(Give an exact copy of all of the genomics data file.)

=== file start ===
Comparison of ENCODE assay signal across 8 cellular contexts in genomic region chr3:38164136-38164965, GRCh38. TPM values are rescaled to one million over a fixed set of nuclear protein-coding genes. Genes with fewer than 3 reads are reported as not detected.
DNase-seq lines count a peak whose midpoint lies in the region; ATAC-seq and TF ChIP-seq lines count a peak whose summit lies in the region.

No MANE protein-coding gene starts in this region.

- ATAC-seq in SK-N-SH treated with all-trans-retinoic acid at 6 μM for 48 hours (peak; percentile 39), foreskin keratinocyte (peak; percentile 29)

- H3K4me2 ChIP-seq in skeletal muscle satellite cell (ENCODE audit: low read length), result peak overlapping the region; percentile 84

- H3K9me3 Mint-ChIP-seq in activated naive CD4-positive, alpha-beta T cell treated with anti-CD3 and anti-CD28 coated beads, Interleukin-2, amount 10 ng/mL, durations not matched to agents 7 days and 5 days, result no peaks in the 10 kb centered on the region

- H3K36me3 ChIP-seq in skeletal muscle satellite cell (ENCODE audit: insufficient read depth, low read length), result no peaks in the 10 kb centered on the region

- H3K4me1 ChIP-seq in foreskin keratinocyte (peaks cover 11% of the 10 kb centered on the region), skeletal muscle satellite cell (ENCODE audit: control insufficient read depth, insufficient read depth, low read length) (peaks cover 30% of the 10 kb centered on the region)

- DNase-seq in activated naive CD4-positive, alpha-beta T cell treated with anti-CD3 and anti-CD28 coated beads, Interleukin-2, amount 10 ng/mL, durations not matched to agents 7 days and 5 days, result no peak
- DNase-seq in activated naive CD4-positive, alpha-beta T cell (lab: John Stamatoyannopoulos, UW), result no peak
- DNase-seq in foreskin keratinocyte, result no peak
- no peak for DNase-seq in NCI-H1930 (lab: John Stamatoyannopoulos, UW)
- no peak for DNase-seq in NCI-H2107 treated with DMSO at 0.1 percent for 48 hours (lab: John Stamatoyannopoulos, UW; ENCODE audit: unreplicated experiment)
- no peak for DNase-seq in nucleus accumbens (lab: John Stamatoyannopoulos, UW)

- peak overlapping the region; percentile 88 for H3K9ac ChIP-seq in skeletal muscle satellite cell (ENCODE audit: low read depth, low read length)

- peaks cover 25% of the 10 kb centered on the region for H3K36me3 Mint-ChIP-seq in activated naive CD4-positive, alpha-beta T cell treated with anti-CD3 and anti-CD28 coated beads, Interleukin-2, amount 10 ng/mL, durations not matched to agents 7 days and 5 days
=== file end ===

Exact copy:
Comparison of ENCODE assay signal across 8 cellular contexts in genomic region chr3:38164136-38164965, GRCh38. TPM values are rescaled to one million over a fixed set of nuclear protein-coding genes. Genes with fewer than 3 reads are reported as not detected.
DNase-seq lines count a peak whose midpoint lies in the region; ATAC-seq and TF ChIP-seq lines count a peak whose summit lies in the region.

No MANE protein-coding gene starts in this region.

- ATAC-seq in SK-N-SH treated with all-trans-retinoic acid at 6 μM for 48 hours (peak; percentile 39), foreskin keratinocyte (peak; percentile 29)

- H3K4me2 ChIP-seq in skeletal muscle satellite cell (ENCODE audit: low read length), result peak overlapping the region; percentile 84

- H3K9me3 Mint-ChIP-seq in activated naive CD4-positive, alpha-beta T cell treated with anti-CD3 and anti-CD28 coated beads, Interleukin-2, amount 10 ng/mL, durations not matched to agents 7 days and 5 days, result no peaks in the 10 kb centered on the region

- H3K36me3 ChIP-seq in skeletal muscle satellite cell (ENCODE audit: insufficient read depth, low read length), result no peaks in the 10 kb centered on the region

- H3K4me1 ChIP-seq in foreskin keratinocyte (peaks cover 11% of the 10 kb centered on the region), skeletal muscle satellite cell (ENCODE audit: control insufficient read depth, insufficient read depth, low read length) (peaks cover 30% of the 10 kb centered on the region)

- DNase-seq in activated naive CD4-positive, alpha-beta T cell treated with anti-CD3 and anti-CD28 coated beads, Interleukin-2, amount 10 ng/mL, durations not matched to agents 7 days and 5 days, result no peak
- DNase-seq in activated naive CD4-positive, alpha-beta T cell (lab: John Stamatoyannopoulos, UW), result no peak
- DNase-seq in foreskin keratinocyte, result no peak
- no peak for DNase-seq in NCI-H1930 (lab: John Stamatoyannopoulos, UW)
- no peak for DNase-seq in NCI-H2107 treated with DMSO at 0.1 percent for 48 hours (lab: John Stamatoyannopoulos, UW; ENCODE audit: unreplicated experiment)
- no peak for DNase-seq in nucleus accumbens (lab: John Stamatoyannopoulos, UW)

- peak overlapping the region; percentile 88 for H3K9ac ChIP-seq in skeletal muscle satellite cell (ENCODE audit: low read depth, low read length)

- peaks cover 25% of the 10 kb centered on the region for H3K36me3 Mint-ChIP-seq in activated naive CD4-positive, alpha-beta T cell treated with anti-CD3 and anti-CD28 coated beads, Interleukin-2, amount 10 ng/mL, durations not matched to agents 7 days and 5 days